The outcome of tricuspid regurgitation (TR) remains unclear because of heterogeneity of etiology and the contradictory results of outcome studies. The aim of this study was to evaluate the clinical outcomes of TR in patients with pulmonary hypertension (PH) and normal left systolic function, stratified to patients with post- or precapillary PH.Methods:
In patients with no left valvar disease (isolated) functional TR, preserved left systolic function (ejection fraction ≥ 50%), and PH (systolic pulmonary pressure > 50 mm Hg), TR was assessed both qualitatively (grade) and semiquantitatively using the vena contracta method, and retrospective analysis of long-term outcomes was conducted. Patients with severe comorbid diseases were excluded.Results:
The study included 245 patients (age 80.5 years, 37% men, ejection fraction 57%, all with pulmonary systolic pressure > 50 mm Hg). At least moderate to severe TR was diagnosed in 178 patients, and their outcomes were compared with those of 67 patients with the same characteristics and less than mild TR. At least moderate to severe TR was associated with lower survival, independent of all characteristics, right ventricular size or function, comorbidity, or pulmonary pressure (P = .03 for grade and P = .02 for vena contracta). Cox proportional-hazard analysis with interaction terms for TR severity and etiology of PH (post- vs precapillary) showed that the etiology of PH did not affect the association of TR with outcome (P = .90 for the interaction term).Conclusions:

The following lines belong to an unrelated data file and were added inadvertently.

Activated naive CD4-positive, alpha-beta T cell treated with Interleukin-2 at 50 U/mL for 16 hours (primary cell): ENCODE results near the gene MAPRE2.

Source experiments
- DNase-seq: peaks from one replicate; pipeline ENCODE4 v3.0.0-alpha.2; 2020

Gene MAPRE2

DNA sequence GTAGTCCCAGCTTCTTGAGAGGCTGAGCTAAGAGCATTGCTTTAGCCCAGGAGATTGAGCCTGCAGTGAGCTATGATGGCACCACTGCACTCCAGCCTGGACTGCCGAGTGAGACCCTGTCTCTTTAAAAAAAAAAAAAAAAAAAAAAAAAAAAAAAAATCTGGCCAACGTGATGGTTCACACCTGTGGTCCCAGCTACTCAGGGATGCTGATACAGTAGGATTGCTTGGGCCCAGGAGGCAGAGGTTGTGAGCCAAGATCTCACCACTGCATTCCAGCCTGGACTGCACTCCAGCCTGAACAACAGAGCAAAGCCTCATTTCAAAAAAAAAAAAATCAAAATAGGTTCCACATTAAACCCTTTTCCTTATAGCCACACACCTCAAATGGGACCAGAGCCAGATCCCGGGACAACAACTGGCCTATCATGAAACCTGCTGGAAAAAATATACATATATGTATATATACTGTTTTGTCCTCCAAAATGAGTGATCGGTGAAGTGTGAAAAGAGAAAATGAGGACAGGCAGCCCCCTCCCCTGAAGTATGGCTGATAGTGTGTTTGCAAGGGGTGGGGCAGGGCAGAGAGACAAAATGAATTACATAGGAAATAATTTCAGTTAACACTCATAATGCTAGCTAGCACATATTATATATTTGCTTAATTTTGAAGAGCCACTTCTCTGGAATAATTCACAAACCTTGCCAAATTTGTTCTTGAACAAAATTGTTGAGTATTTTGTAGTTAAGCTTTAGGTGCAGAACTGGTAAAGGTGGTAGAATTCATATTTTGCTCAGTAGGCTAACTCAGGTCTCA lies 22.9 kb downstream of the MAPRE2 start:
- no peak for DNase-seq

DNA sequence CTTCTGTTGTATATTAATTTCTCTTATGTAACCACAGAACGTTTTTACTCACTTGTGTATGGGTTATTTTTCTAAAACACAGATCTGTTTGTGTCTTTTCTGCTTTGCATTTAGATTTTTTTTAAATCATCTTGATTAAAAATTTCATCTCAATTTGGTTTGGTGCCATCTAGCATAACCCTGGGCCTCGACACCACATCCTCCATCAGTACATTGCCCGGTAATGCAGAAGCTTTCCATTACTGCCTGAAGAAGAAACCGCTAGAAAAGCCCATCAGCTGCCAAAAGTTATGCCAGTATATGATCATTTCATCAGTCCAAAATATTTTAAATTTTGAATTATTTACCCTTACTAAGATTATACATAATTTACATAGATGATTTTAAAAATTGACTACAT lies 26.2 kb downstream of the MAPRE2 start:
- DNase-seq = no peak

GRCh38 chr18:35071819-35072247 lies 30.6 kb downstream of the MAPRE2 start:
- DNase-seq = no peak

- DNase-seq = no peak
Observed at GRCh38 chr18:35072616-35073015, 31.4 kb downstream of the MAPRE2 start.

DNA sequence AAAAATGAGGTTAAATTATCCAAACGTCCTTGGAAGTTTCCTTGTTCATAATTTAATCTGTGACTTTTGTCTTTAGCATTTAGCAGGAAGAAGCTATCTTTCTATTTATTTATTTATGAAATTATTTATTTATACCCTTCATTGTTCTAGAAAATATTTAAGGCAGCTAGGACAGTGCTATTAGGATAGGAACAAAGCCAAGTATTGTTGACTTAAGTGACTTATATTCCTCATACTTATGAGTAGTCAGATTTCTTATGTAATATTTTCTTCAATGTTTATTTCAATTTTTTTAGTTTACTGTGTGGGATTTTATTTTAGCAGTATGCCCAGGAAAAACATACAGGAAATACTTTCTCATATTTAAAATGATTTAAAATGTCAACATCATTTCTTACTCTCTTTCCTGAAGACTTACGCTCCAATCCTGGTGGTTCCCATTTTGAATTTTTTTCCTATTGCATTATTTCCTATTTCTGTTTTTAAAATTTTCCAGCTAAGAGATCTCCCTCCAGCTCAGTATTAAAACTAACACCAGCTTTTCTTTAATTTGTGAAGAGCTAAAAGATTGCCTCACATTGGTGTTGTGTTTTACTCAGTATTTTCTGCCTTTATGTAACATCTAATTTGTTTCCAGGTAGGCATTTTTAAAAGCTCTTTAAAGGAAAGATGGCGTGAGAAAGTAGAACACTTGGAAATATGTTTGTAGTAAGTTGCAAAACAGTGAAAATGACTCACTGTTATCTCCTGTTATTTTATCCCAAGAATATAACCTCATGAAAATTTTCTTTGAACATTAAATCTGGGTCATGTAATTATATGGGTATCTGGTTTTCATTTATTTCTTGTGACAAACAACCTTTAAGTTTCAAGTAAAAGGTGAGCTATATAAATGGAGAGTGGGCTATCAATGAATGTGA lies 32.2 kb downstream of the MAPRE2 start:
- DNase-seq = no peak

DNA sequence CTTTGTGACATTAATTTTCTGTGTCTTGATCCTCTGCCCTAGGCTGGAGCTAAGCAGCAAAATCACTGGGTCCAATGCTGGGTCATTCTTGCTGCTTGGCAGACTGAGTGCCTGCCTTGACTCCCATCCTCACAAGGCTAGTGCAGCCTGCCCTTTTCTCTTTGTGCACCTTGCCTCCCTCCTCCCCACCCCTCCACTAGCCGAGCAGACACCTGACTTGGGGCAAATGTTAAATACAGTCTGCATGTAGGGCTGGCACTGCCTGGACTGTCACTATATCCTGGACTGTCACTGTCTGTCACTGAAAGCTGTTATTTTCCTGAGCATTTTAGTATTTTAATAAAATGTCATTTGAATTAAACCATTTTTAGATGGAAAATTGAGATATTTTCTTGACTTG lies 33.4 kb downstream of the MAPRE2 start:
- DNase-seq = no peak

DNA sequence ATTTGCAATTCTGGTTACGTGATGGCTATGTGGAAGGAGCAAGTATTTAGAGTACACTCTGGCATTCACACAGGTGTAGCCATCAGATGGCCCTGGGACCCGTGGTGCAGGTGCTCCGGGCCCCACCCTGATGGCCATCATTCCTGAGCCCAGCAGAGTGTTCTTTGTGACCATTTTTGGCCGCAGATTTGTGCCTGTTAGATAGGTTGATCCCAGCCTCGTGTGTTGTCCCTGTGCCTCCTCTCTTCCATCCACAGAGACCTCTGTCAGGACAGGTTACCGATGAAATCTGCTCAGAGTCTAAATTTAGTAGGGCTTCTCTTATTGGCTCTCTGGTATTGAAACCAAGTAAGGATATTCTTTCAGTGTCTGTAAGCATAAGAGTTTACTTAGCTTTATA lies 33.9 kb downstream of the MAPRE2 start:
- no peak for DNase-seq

At least moderate to severe isolated TR is independently associated with excess mortality in patients with preserved systolic function and PH, warranting heightened attention to diagnosis and grading. This is irrespective of etiology (pre- or postcapillary) of PH. Semiquantitative assessment of TR by vena contracta is an independent associate of outcome, superior to standard qualitative assessment.